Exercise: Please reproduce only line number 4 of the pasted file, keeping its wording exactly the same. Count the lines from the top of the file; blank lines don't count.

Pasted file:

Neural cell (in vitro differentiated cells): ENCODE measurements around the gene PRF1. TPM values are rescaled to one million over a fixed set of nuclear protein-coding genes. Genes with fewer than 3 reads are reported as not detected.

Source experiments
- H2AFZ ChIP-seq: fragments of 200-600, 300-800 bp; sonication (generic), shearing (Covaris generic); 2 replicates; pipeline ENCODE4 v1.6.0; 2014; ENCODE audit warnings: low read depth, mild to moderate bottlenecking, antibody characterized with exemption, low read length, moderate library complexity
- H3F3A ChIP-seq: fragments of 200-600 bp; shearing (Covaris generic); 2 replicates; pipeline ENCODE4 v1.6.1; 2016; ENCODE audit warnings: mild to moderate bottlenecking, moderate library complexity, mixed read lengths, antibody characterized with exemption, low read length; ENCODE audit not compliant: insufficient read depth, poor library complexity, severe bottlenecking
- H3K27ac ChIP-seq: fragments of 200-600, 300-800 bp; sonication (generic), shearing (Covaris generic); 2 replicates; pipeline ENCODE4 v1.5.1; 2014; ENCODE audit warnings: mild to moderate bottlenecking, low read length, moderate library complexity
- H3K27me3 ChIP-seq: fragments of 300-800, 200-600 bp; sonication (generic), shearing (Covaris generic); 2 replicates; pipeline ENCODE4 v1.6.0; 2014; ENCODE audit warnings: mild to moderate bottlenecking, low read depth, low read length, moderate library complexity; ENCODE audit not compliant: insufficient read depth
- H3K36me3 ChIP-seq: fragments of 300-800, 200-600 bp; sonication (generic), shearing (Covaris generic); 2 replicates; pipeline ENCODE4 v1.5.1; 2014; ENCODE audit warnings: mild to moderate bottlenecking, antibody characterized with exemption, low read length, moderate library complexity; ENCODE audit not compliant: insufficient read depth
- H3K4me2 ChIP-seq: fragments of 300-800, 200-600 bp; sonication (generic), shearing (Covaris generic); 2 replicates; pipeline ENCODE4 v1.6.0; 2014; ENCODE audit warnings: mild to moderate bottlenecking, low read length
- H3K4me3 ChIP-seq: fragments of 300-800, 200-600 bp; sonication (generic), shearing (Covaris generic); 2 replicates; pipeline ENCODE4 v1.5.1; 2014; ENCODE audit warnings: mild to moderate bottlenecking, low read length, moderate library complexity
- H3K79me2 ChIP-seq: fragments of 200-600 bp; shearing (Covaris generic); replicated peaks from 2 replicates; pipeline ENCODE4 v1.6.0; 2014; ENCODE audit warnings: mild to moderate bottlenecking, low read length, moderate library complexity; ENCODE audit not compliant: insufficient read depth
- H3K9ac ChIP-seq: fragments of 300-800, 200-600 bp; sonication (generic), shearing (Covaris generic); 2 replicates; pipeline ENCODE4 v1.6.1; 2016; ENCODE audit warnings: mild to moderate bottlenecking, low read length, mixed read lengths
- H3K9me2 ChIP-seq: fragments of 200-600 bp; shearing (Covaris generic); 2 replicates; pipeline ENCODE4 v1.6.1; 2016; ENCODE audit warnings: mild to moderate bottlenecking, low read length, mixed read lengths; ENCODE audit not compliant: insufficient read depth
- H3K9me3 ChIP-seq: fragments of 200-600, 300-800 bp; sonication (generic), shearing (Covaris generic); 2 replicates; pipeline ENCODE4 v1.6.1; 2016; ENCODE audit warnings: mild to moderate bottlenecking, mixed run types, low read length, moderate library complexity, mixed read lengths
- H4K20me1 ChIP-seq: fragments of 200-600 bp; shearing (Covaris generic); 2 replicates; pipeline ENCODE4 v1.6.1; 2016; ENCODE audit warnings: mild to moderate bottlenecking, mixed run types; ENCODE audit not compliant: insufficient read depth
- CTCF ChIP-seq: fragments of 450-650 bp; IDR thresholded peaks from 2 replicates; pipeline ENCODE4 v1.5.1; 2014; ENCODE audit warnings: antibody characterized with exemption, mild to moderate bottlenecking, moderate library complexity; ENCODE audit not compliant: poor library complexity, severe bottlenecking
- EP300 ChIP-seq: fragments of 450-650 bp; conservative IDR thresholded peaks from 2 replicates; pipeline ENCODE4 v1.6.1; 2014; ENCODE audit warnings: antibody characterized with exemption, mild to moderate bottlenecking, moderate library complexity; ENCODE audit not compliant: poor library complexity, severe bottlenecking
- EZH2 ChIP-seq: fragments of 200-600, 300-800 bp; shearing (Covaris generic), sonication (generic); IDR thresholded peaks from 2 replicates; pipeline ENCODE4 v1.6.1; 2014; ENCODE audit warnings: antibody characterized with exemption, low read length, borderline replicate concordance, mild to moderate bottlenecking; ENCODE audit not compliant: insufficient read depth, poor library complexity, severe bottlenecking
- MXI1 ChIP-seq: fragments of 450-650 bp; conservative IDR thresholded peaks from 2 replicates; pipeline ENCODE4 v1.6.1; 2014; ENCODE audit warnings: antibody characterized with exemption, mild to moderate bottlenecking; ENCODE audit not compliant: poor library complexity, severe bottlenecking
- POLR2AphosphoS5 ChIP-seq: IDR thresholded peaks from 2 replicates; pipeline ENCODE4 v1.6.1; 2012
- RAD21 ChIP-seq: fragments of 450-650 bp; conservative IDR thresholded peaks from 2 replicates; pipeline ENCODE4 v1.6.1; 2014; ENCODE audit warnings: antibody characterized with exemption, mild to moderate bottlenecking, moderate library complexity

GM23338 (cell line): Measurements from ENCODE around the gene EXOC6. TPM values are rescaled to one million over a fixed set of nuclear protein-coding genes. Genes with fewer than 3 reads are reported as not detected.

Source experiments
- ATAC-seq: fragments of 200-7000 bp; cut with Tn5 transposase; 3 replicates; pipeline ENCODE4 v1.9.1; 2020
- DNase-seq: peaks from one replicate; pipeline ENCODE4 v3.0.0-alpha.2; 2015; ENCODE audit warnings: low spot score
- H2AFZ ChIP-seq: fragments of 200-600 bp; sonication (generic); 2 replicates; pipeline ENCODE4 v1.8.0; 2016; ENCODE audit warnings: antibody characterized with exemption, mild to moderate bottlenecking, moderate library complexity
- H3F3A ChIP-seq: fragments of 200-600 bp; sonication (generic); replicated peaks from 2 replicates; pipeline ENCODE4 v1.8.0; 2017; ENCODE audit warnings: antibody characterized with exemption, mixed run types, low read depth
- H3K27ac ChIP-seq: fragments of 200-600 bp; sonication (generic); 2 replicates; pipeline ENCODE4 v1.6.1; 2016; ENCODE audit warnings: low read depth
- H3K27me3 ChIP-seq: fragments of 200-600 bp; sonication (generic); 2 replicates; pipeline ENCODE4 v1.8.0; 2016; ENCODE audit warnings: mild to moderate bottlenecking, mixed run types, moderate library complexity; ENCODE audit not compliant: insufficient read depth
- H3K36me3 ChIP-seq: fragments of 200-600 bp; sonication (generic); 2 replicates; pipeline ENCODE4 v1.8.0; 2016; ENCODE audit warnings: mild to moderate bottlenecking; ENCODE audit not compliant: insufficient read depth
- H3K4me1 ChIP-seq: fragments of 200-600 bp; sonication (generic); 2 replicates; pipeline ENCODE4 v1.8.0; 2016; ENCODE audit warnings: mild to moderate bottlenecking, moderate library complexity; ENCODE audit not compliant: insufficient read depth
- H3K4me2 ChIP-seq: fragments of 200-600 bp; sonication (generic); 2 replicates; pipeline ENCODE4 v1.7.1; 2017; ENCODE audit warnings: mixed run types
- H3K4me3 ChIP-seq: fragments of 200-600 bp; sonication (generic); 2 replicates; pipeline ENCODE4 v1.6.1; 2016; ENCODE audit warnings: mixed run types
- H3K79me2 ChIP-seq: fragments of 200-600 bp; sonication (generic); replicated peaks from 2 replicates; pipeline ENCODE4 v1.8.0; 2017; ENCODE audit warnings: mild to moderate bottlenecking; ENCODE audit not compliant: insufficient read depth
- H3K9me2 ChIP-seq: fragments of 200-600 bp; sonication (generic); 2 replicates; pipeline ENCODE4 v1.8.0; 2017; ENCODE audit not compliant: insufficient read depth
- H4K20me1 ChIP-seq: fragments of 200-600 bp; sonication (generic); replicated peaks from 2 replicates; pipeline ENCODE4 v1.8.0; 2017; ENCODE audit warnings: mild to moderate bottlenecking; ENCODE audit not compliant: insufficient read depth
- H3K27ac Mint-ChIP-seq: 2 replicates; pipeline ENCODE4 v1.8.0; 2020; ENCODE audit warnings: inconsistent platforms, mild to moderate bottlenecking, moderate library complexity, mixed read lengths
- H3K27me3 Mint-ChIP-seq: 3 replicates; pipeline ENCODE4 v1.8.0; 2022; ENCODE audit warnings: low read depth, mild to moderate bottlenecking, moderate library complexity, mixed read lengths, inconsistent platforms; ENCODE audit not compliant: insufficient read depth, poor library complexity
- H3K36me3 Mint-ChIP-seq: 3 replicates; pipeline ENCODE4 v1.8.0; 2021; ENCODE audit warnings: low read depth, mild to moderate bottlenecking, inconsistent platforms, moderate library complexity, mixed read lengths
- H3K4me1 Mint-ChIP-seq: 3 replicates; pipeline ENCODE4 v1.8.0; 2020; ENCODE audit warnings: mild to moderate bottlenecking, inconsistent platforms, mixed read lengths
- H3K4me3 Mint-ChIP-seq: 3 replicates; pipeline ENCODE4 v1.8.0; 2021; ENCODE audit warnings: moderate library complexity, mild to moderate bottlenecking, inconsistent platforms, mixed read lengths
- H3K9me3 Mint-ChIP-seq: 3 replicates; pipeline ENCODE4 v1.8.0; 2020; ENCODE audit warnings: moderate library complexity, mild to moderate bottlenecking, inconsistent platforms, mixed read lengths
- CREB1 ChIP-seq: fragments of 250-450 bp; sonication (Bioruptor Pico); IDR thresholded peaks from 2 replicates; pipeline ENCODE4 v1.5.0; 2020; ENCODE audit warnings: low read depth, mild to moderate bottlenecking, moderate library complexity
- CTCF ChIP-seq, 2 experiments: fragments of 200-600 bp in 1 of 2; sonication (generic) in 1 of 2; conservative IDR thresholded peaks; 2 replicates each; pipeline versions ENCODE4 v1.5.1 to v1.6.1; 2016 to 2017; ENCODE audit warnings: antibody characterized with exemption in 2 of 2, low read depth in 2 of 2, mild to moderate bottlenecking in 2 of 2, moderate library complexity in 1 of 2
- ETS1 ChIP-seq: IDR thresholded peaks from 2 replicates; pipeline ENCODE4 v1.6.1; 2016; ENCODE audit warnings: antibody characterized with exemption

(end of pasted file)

- H3F3A ChIP-seq: fragments of 200-600 bp; shearing (Covaris generic); 2 replicates; pipeline ENCODE4 v1.6.1; 2016; ENCODE audit warnings: mild to moderate bottlenecking, moderate library complexity, mixed read lengths, antibody characterized with exemption, low read length; ENCODE audit not compliant: insufficient read depth, poor library complexity, severe bottlenecking